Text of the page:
May 18, 2000

Argentine prisoners stripped stolen cars in jail, report finds

                  BUENOS AIRES, Argentina (Reuters) -- Argentina prisoners ran a workshop to
                  strip stolen cars inside a federal jail and paid wardens who smuggled them in
                  drugs, according to a prison service document quoted by a top official on

                  The government is trying to track down wardens implicated in the report, which
                  was prepared in late 1998 but has only recently come to official attention, said
                  Criminal Policy Secretary Patricia Bullrich.

                  "On obtaining this report not only did we send it to the courts, but we began an
                  internal investigation and are going to be taking decisions about people who are
                  still working for us if we can verify the information," Bullrich told local radio.

                  She said she was horrified by the possibility that wardens could have cooperated
                  in a stolen car scam that used criminals as crooked mechanics inside the huge,
                  maximum-security Caseros penitentiary in Buenos Aires.

                  The grim reputation of Argentina's prison service -- long notorious for violence,
                  rape and mutiny inside its overcrowded jails -- was further darkened in April
                  when a judge told how a prisoner had been let out by guards on a mission to kill
                  him in return for a promise of early release. The anonymous report, which was
                  originally shelved, incriminated more than 20 guards, Bullrich said.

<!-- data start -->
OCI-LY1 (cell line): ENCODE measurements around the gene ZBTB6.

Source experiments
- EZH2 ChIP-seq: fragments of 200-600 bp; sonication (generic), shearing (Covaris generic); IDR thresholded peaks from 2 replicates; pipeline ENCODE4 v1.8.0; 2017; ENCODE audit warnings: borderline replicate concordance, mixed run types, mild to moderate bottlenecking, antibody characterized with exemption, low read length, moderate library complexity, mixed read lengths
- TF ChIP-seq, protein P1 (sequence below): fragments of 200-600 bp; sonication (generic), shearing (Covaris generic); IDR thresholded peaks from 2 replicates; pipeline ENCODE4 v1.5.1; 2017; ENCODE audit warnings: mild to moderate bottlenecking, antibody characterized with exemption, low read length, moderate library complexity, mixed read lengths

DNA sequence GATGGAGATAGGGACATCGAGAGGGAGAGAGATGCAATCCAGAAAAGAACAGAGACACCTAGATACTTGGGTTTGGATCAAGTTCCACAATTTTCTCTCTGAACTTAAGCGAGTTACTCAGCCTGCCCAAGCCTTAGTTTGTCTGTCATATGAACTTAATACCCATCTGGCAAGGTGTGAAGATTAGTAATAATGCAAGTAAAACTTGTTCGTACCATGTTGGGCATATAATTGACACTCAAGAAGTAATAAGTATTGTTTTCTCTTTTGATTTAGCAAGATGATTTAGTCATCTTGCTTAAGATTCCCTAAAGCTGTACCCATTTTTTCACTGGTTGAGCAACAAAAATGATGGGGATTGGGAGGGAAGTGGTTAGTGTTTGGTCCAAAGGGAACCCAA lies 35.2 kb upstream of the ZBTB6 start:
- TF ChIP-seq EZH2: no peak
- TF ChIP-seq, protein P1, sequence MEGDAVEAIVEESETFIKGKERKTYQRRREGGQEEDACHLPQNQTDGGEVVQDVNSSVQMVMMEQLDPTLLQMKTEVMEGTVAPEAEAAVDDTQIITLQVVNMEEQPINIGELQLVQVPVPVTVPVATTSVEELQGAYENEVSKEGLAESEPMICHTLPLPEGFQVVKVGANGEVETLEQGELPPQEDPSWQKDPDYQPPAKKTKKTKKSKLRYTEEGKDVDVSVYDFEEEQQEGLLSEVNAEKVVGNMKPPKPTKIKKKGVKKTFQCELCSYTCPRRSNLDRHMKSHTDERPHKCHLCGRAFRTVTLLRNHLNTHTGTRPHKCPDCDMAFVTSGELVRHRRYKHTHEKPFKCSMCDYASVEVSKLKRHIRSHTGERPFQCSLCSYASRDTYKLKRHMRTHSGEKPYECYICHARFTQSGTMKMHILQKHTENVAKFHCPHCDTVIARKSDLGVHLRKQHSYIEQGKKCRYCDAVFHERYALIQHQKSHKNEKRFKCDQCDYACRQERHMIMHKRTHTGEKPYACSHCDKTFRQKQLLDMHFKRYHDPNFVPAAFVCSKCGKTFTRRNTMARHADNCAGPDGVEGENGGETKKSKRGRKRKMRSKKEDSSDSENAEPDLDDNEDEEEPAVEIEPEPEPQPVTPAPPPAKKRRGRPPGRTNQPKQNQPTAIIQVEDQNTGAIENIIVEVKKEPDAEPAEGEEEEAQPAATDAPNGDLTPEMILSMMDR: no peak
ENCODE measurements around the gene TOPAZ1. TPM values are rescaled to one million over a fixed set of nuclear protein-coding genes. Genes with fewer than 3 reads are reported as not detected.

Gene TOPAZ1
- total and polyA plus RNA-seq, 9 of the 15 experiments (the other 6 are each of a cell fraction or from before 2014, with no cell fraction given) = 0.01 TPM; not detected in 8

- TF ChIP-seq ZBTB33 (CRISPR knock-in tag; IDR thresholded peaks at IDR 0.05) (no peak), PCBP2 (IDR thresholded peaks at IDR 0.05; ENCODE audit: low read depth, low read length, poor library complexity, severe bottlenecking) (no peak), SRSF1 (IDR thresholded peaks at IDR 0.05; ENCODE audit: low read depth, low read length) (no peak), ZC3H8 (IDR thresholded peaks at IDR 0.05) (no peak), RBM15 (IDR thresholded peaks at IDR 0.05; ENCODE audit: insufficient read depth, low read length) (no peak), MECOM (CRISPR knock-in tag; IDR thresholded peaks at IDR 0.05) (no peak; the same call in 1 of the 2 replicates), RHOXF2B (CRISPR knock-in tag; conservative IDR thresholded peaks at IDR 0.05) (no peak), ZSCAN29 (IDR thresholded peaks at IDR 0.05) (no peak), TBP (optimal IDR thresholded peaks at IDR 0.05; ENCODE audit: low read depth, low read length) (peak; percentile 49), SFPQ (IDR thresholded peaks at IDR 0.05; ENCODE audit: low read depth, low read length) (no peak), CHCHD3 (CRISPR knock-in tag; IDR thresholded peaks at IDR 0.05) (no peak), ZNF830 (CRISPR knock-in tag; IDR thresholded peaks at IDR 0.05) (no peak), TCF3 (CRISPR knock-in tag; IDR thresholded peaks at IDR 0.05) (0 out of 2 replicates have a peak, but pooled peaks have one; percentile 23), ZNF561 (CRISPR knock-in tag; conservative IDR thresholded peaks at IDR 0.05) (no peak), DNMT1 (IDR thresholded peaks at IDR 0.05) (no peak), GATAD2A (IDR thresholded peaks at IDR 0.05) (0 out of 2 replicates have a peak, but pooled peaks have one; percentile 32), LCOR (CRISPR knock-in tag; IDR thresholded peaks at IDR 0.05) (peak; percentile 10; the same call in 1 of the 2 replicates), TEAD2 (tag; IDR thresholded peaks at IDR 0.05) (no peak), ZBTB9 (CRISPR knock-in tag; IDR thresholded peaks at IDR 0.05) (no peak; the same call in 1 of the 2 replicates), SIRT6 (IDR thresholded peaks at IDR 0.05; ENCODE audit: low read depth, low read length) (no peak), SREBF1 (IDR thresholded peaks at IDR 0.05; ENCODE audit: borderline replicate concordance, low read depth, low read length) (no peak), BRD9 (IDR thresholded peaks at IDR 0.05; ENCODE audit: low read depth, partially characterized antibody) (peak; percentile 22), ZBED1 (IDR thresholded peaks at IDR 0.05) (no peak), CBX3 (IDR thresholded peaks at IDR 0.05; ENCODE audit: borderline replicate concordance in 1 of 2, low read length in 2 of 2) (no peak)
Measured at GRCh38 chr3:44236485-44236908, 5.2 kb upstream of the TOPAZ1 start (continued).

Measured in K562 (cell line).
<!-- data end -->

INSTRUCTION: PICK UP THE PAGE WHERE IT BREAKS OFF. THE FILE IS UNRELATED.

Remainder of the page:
"This has come out of the Penitentiary Service itself, which is providing
                  information, and from a lot of people who want to stamp out corruption," she

                  The document described how warders charged $20 for prisoners' relatives to
                  smuggle in cocaine, and $10 for drugs in pill form. For a little more money,
                  warders would pick up the drugs at a nearby bar and smuggle them into the
                  prison themselves, according to the local daily Clarin.

                  For a fee, prisoners were allowed to choose their cells and provided with mobile
                  phones. Guards were often drunk and absent from their posts.

                  The government launched a purge of its prison service in April, removing top
                  officers, after allegations that guards had let inmates out for robbing excursions.

                  Judge Alberto Banos began investigating the prison service after three men
                  supposedly doing time were caught in 1998 in a Buenos Aires restaurant holdup
                  in which a policeman was killed.